Now let us step back to put this text into the great context of the storyline of Scripture. In the OT prophets, the ‘cup’ denotes suffering as punishment for sin, the expression of God’s wrath. [4] The ultimate cup Israel had to face was its exile (cf. references above). The prophets foresaw a two-stage ‘new exodus’: a physical return under Cyrus, and a spiritual return under the Servant. The Jews returned under Cyrus, but the majority of the promises still hadn’t come true. From the very beginning of the Gospel of Mark Jesus pronounced that he was the Servant who was going to bring about the new exodus (Mark 1:2–3). But the shock was that he was going into exile himself first, as representative king of his people. This happened climactically at the cross when Jesus was deserted by his Father, and the darkness of judgement surrounded him.

The second image Jesus uses is baptism. Baptism is a type in Scripture that refers to several significant events in the Bible’s storyline, in particular these two:

  • Noah who rises out of the floods of God’s judgement on the whole earth in the Ark (cf. 1 Peter 3:20–21);
  • Israel that rises out of the flood of God’s judgement on the Egyptians through the splitting of the Red Sea (cf. 1 Cor. 10:1–2).

The point of baptism is that it represents both death and life: the death of judgement, and the life of salvation. It portrays exodus. [5] At the cross the waves of God’s judgement over all his people’s sins flooded over Jesus (cf. Luke 12:50). But this was necessary in order for him to appear out of the ashes and unleash something radically new: God’s new-creational kingdom, by way of his resurrection: ‘And after three days he [the Son of Man] will rise’ (verse 34). So we come to see the ultimate connection between Jesus’ kingdom teachings and substitutionary atonement: Jesus establishes his new-creational kingdom by atoning on the cross. That is the radical, upside-down ethics of the kingdom: it conquers not by being served (the way of this world), but by serving.

Jesus establishes his new-creational kingdom by atoning on the cross.

The disciples were to follow in the footsteps of Jesus: ‘The cup that I drink you will drink, and with the baptism with which I am baptized, you will be baptized.’ They, as members of his body, were going to share in his suffering — but also in his glory. Jesus’ resurrection represents and guarantees the resurrection of all believers, spiritually now and physically on the last day. The Spirit that brought Jesus from the dead now dwells in believers, to transform them into new creations. They now have a new way of being human and live in victory over the powers of the old world, following their Messiah, the King of the Jews: Jesus.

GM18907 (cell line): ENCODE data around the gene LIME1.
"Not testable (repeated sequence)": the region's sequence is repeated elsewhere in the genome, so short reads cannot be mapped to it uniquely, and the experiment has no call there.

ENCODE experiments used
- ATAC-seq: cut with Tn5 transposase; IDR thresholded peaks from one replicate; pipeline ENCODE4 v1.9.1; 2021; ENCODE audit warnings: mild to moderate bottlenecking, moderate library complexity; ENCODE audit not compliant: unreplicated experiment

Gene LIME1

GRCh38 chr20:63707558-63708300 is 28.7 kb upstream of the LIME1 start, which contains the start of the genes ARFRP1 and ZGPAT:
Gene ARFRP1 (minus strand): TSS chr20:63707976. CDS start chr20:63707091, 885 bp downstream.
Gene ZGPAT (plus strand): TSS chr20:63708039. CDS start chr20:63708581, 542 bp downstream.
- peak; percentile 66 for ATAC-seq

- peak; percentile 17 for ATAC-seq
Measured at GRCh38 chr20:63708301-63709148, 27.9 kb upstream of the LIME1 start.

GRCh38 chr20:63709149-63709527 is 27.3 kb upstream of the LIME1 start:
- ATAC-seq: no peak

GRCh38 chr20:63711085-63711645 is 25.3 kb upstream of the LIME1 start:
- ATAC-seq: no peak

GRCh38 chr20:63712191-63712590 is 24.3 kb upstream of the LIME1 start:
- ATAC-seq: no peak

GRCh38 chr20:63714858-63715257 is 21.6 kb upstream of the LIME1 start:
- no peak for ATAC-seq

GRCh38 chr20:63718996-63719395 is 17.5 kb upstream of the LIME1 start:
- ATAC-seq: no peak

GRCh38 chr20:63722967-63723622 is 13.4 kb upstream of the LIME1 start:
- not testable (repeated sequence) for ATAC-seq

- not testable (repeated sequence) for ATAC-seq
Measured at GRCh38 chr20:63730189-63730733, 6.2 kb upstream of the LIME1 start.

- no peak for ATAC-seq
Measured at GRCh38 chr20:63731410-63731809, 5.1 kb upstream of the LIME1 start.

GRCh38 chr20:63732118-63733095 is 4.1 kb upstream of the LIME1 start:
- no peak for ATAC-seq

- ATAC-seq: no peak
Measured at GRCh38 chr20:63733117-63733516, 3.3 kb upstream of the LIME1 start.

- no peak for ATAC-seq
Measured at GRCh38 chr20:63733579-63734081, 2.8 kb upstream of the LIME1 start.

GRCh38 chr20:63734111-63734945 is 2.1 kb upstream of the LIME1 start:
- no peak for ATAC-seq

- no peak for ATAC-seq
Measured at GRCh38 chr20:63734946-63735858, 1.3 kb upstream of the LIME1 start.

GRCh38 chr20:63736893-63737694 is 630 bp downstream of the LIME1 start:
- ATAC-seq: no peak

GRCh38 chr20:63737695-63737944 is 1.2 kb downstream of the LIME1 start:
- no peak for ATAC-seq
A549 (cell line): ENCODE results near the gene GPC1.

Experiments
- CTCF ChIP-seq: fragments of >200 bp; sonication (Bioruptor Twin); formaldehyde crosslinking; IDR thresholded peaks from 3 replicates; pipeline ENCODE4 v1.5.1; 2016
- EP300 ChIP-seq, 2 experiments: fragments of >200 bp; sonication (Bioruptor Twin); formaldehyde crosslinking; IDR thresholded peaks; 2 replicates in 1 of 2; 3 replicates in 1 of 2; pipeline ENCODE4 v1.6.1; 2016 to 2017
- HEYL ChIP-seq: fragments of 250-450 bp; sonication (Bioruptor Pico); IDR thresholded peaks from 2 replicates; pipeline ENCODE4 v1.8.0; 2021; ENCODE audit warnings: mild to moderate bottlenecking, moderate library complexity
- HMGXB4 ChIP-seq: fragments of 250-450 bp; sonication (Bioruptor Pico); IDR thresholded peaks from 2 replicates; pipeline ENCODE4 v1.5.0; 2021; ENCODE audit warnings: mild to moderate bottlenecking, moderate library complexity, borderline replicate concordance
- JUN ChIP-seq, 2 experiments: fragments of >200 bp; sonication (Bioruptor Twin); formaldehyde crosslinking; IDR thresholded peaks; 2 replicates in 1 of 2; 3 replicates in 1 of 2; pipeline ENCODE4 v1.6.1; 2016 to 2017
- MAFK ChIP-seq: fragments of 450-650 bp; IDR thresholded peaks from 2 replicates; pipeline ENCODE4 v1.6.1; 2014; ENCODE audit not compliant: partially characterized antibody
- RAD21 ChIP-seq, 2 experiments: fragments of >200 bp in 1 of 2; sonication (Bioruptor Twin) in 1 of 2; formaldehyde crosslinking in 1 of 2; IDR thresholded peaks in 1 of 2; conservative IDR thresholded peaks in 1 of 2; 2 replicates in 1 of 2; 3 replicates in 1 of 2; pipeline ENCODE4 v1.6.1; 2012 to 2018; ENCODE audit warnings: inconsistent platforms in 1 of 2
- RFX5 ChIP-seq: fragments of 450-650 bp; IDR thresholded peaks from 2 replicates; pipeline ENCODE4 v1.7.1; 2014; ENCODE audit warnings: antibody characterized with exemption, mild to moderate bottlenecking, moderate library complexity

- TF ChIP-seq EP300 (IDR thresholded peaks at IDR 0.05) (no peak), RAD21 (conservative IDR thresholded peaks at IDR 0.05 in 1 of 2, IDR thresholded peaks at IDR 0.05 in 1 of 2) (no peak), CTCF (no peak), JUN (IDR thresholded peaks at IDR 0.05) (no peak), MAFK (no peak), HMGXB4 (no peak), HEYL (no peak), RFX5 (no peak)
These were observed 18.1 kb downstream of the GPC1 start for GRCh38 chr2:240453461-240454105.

Notes

[1] Of course this is an over-simplification. However, on this issue there seems to be a tendency to go to one of both extremes. Also, it is not good to equate ‘cross’ with ‘atonement’, thereby neglecting Christus Victor, but the point is that the ‘cross’-people often do just that.

[2] Mark 8:38 and 13:26 shed light on this. They can be related to 10:35 because (1) they’re the only other texts in Mark where δόξα ‘glory’ appears, and (2) the term ‘Son of Man’ is used in (the proximity of) all three texts. 8:38 and 13:26 are allusions to Daniel 7, where the royal Son of Man, now identified with Jesus, receives from God the dominion over all the nations. In this way these texts shed light on the questions of John and James.

[3] Most probably referring to the Romans, considering that the Gospel of Mark was written to the Christians in Rome.

[4] Isa. 51:17, 22; Jer. 25:15, 17, 28; 49:12; 51:7; Lam. 4:21; Zech. 12:2. Cf. also Job 21:20; Ps. 60:3; Obad. 16. I owe some of these references to Wright, Jesus and the Victory of God, 573.

[5] Thus both images, the cup and baptism, are connected with the crucial concept of the ‘new exodus’ found in the Prophets, especially Isaiah, and the New Testament.